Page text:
One of the concerns most frequently shared by the family caregivers we work with in Illinois and Missouri relates to medication safety. Many adult children know aging loved ones are at risk for ending up in the emergency room from mismanagement, but they often don’t understand why. We thought it would be good to share a quick medication safety overview with readers.One of the concerns most frequently shared by the family caregivers we work with in Illinois and Missouri relates to medication safety. Many adult children know aging loved ones are at risk for ending up in the emergency room from mismanagement, but they often don’t understand why. We thought it would be good to share a quick medication safety overview with readers.
Types of Medications
Medications are broken down in to two basic categories:
Prescription drugs – those that require a physician order and supervision
Over-the-counter medicines – medications anyone can purchase without a prescription
Medication Problems and the Elderly
The most common types of medication issues for seniors include:
1. Mixing medications.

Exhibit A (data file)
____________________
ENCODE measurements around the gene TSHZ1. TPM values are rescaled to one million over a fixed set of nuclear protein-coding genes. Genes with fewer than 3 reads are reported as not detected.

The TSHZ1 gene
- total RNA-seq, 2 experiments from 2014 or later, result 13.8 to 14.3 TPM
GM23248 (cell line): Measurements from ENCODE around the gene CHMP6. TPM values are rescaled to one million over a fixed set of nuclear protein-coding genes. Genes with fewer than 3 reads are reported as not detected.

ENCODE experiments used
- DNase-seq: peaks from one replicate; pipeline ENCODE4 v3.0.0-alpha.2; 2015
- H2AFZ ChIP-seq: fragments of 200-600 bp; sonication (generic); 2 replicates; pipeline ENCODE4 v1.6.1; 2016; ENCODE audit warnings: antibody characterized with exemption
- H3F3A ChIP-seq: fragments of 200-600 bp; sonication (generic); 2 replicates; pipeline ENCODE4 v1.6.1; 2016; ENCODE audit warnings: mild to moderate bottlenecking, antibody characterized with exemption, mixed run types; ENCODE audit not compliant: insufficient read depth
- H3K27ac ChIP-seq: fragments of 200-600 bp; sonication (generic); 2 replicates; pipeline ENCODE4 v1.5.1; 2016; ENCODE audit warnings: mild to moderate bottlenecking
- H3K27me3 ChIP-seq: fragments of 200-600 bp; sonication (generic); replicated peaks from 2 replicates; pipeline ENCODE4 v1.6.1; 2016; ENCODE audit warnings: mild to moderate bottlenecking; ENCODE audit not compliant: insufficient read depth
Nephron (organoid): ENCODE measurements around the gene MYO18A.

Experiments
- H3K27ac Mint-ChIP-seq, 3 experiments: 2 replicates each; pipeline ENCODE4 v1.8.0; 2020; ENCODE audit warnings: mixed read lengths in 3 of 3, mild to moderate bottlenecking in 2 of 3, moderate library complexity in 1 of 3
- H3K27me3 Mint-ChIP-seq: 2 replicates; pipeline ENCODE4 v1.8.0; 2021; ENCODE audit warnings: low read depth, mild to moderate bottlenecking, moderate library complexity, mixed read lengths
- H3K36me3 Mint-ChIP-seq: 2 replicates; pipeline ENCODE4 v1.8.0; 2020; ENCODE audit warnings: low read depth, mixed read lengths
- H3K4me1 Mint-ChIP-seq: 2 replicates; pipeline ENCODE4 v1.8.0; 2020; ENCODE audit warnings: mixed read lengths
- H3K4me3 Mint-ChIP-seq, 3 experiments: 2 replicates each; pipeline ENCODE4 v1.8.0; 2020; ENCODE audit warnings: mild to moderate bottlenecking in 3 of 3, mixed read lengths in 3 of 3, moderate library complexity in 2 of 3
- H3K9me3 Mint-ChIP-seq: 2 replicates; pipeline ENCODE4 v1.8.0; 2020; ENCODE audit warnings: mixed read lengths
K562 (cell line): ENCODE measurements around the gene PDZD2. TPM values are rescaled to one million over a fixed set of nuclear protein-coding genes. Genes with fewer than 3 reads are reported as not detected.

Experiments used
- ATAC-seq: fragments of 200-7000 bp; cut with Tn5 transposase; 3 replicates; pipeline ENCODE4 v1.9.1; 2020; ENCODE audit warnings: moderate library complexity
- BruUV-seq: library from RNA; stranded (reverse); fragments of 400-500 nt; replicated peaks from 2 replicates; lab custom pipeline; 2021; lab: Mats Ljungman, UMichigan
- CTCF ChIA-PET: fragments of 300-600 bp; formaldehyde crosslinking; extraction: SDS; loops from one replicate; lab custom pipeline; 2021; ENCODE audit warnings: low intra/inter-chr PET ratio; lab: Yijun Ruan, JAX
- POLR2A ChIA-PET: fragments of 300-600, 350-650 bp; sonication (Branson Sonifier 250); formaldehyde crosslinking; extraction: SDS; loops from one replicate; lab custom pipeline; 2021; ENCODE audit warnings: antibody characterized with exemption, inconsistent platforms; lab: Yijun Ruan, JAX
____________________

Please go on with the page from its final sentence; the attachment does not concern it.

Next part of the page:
One of the most common problems physicians see in emergency rooms is older adults who have mixed prescription drugs with over-the-counter medicines and had an adverse reaction. Because a medication is available without a physician’s prescription, people often treat them as less than serious drugs. That is a mistake. They can be dangerous if they aren’t taken as directed on the package, and they can also interfere with prescription drugs. Make sure your physician knows and approves of your over-the-counter medication usage.
2. Side effects.
As we age or develop multiple health conditions, physicians may need to prescribe several different medications as treatment. The more medications we take, the greater the likelihood of a drug interaction or unintended side effect. This is even more common in older adults who process medications differently. If you are a caregiver, you should be alert to changes in mood, problems with balance, and cognition in your senior loved one.
Our body responds differently to medicine as we grow older than it did in younger days. One primary problem is that it takes longer for our bodies to eliminate substances than it used to take. That means seniors often need a lower dose to avoid being overmedicated.
4. Follow the directions.
This is another common struggle for older adults. They may forget they took one medication and take it again while neglecting another prescription altogether. There are technologies that can help you help ensure your loved one is taking the right dosage at the right time. Many are easy to use and fairly inexpensive.
This Medication Awareness Evaluator from WebMD may be a helpful tool for caregivers to explore.